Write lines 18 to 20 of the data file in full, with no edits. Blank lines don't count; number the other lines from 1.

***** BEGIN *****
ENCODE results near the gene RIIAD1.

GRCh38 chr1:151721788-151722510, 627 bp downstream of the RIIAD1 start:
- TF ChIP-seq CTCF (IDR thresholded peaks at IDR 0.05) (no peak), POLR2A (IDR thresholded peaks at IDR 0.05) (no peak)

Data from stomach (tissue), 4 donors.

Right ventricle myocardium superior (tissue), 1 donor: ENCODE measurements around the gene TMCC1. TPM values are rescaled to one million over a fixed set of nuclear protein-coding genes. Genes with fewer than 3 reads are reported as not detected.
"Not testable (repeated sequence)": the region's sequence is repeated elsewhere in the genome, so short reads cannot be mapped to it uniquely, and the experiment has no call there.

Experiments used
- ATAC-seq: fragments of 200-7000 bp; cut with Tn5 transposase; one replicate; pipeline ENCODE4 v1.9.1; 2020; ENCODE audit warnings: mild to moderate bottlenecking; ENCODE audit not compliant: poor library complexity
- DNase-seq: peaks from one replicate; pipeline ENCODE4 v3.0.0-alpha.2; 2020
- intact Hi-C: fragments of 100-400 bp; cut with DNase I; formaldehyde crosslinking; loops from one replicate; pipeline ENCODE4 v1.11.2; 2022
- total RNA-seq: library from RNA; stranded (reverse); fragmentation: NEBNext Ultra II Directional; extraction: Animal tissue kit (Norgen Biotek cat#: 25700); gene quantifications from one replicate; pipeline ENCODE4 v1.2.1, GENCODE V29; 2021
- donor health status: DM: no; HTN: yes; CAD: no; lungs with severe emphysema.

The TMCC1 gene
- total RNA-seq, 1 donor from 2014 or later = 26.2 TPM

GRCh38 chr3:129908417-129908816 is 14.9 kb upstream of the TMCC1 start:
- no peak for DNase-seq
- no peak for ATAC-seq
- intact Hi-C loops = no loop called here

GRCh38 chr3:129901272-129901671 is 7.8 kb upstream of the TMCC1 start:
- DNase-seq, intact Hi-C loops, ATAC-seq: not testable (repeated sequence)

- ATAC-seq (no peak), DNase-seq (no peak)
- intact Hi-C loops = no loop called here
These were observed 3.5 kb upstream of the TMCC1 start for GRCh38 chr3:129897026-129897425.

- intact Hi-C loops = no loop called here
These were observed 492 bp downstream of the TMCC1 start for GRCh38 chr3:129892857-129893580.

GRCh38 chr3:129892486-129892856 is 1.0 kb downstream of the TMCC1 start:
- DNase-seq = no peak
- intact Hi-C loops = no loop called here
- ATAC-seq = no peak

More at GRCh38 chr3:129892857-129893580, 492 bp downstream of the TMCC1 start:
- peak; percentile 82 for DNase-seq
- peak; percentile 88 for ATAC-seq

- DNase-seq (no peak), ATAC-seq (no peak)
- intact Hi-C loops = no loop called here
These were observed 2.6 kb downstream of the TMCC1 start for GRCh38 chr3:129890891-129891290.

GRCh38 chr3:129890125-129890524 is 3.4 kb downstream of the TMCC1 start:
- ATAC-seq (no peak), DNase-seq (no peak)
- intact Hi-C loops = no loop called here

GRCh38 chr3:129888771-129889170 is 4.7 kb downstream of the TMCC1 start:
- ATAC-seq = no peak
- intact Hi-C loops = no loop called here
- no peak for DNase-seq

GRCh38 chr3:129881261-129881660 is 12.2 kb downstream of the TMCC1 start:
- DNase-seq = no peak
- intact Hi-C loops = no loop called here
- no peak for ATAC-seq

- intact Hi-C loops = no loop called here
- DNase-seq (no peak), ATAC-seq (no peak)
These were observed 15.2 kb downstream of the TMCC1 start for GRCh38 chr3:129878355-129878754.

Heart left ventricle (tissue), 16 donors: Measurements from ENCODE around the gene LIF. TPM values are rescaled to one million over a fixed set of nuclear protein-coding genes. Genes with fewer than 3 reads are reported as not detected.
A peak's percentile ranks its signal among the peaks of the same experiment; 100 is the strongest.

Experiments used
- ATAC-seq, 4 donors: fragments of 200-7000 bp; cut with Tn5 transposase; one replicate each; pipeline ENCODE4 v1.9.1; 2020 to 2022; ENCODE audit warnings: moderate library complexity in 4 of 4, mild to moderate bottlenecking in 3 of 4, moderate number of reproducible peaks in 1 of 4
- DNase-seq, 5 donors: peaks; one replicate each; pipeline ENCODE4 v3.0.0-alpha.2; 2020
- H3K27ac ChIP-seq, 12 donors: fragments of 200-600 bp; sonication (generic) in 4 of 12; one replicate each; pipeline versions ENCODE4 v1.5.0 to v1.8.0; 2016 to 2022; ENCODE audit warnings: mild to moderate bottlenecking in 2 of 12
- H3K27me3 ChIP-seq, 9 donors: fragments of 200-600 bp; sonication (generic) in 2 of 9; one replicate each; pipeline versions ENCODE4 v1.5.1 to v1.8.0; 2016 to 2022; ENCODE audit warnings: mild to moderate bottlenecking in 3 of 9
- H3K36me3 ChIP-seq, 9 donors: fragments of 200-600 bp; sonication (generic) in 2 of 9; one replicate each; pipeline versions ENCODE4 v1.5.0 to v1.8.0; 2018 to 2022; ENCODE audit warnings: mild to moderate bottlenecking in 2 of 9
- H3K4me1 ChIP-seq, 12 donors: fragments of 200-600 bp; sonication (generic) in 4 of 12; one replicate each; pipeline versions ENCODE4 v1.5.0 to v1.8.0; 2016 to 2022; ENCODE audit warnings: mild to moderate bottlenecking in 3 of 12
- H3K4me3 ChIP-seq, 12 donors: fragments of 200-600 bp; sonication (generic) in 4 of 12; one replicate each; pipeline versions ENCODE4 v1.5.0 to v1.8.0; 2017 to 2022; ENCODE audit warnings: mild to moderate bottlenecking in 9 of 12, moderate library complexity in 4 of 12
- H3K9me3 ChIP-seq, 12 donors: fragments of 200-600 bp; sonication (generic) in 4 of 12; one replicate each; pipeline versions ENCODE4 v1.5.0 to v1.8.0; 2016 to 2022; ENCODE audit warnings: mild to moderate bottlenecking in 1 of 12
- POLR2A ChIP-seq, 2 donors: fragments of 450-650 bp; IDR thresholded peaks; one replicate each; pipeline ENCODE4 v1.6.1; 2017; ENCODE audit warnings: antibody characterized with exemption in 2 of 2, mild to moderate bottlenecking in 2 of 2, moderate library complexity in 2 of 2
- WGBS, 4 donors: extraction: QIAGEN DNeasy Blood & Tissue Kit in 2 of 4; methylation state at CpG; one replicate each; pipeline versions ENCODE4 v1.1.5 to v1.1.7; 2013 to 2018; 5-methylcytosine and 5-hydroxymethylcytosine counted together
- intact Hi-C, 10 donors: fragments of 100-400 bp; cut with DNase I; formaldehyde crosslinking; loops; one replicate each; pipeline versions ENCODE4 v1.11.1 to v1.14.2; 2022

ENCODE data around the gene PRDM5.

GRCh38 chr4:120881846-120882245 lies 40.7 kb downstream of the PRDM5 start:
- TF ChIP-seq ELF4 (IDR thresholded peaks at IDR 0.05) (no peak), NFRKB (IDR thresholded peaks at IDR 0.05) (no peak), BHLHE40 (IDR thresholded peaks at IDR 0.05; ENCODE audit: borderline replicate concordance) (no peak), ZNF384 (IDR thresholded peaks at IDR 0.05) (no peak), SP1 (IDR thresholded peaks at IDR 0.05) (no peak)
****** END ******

- intact Hi-C loops = no loop called here

GRCh38 chr3:129901272-129901671 is 7.8 kb upstream of the TMCC1 start:
- DNase-seq, intact Hi-C loops, ATAC-seq: not testable (repeated sequence)